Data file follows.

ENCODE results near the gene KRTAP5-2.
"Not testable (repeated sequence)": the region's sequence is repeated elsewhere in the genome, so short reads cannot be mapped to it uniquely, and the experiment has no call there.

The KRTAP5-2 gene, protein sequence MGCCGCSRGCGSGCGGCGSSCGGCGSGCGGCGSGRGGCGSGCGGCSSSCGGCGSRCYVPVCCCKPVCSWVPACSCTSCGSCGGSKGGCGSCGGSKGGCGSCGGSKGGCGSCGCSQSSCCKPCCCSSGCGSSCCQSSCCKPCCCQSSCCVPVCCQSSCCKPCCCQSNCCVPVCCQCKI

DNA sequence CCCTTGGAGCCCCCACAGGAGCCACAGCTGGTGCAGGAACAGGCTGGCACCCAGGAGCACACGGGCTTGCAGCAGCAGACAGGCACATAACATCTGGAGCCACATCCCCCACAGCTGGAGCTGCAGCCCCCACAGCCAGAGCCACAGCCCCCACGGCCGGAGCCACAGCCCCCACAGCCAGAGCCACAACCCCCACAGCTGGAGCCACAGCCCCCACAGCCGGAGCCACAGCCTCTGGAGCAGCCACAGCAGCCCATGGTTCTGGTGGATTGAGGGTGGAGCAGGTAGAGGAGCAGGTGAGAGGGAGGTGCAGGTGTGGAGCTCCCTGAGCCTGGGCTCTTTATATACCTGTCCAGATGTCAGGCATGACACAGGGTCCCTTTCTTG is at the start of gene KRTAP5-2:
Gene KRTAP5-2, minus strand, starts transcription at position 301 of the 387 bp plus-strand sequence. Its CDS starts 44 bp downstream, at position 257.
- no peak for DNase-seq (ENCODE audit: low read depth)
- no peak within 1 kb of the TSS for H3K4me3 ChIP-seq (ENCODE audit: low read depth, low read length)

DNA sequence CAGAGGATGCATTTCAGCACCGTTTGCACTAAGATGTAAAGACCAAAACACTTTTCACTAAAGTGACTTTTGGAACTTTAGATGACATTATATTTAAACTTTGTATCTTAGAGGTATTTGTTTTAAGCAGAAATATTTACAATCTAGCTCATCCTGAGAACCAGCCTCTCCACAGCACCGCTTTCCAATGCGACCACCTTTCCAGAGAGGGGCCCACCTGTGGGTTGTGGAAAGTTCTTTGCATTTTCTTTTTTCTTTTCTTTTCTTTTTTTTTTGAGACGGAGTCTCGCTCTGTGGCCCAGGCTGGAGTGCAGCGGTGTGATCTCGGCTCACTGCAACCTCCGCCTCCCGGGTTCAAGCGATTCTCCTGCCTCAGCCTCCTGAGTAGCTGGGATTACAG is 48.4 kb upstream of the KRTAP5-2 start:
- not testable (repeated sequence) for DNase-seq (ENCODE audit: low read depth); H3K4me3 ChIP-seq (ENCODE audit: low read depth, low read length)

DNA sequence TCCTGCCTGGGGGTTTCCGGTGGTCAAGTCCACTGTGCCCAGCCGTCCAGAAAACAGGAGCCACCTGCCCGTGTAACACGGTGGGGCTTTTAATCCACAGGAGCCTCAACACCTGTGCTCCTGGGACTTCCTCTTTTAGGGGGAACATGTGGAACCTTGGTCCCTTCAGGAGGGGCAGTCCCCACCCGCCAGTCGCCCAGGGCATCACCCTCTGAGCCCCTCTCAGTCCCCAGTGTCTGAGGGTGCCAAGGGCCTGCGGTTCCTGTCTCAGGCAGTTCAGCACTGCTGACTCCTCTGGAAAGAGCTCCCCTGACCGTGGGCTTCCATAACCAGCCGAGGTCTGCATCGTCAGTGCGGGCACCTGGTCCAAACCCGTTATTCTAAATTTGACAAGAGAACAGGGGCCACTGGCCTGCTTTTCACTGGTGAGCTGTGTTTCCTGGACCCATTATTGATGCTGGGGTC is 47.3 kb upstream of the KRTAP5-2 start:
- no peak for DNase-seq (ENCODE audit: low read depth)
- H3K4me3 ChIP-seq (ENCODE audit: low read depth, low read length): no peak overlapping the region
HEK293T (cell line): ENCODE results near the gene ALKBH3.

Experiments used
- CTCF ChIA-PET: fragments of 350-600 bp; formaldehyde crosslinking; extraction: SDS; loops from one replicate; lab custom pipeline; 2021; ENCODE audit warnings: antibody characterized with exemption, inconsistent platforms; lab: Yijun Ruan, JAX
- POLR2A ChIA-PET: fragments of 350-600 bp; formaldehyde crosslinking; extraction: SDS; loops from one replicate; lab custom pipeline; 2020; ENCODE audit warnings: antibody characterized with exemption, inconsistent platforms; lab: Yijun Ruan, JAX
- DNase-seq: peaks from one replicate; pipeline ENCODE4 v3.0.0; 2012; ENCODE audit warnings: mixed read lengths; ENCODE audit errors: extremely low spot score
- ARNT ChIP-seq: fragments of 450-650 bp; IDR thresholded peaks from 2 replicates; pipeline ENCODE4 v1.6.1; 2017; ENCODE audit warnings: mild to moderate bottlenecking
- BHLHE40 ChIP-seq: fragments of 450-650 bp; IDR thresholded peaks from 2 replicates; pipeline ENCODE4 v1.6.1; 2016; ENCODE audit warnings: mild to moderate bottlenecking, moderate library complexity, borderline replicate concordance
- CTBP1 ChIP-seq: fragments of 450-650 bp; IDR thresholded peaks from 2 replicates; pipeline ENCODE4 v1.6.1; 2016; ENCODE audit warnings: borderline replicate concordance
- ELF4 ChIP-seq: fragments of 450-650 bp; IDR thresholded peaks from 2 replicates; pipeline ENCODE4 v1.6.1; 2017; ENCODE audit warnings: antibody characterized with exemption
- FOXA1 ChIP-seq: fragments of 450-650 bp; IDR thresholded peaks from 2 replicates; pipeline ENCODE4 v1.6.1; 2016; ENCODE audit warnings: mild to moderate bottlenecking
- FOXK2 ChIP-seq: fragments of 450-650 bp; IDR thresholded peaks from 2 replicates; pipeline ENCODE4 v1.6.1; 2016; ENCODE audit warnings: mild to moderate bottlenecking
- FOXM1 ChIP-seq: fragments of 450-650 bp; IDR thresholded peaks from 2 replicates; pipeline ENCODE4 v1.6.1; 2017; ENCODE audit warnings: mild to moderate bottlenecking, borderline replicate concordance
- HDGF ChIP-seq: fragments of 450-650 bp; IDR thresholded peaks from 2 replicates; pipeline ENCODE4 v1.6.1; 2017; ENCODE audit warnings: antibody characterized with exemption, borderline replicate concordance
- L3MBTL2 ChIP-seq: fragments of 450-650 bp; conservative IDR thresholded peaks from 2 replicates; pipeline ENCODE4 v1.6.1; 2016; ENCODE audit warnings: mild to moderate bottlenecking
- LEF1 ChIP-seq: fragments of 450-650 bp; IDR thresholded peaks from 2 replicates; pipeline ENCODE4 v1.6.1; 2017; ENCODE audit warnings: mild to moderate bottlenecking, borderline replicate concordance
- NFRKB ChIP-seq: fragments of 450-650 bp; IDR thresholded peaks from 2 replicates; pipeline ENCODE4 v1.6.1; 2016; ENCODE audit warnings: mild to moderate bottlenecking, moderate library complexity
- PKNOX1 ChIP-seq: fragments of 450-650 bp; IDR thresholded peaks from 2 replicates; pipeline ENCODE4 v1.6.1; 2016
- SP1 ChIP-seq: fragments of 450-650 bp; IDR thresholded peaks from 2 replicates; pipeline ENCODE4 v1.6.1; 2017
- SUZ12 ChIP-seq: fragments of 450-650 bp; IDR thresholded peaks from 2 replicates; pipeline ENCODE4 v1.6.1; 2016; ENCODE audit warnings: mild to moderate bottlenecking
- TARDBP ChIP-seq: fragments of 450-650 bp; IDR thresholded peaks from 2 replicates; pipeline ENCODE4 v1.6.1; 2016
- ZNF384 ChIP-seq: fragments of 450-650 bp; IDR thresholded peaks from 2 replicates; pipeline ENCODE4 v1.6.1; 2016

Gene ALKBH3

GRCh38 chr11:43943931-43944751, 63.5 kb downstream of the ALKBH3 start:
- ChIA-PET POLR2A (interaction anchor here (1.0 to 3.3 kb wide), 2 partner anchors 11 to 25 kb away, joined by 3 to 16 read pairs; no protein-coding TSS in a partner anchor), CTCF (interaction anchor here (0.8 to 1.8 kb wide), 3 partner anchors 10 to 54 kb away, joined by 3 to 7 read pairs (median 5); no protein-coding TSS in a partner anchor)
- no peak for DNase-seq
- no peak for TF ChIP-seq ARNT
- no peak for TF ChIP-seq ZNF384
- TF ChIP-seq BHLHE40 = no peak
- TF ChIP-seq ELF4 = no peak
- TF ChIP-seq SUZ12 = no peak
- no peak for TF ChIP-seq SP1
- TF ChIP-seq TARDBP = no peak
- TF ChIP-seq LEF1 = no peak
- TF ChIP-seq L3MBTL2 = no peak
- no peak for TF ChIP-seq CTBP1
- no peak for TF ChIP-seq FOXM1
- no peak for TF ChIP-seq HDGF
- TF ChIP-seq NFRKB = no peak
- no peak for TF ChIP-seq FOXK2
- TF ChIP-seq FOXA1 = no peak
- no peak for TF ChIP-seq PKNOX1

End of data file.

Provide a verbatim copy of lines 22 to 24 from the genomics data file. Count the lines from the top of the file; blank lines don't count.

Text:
- FOXA1 ChIP-seq: fragments of 450-650 bp; IDR thresholded peaks from 2 replicates; pipeline ENCODE4 v1.6.1; 2016; ENCODE audit warnings: mild to moderate bottlenecking
- FOXK2 ChIP-seq: fragments of 450-650 bp; IDR thresholded peaks from 2 replicates; pipeline ENCODE4 v1.6.1; 2016; ENCODE audit warnings: mild to moderate bottlenecking
- FOXM1 ChIP-seq: fragments of 450-650 bp; IDR thresholded peaks from 2 replicates; pipeline ENCODE4 v1.6.1; 2017; ENCODE audit warnings: mild to moderate bottlenecking, borderline replicate concordance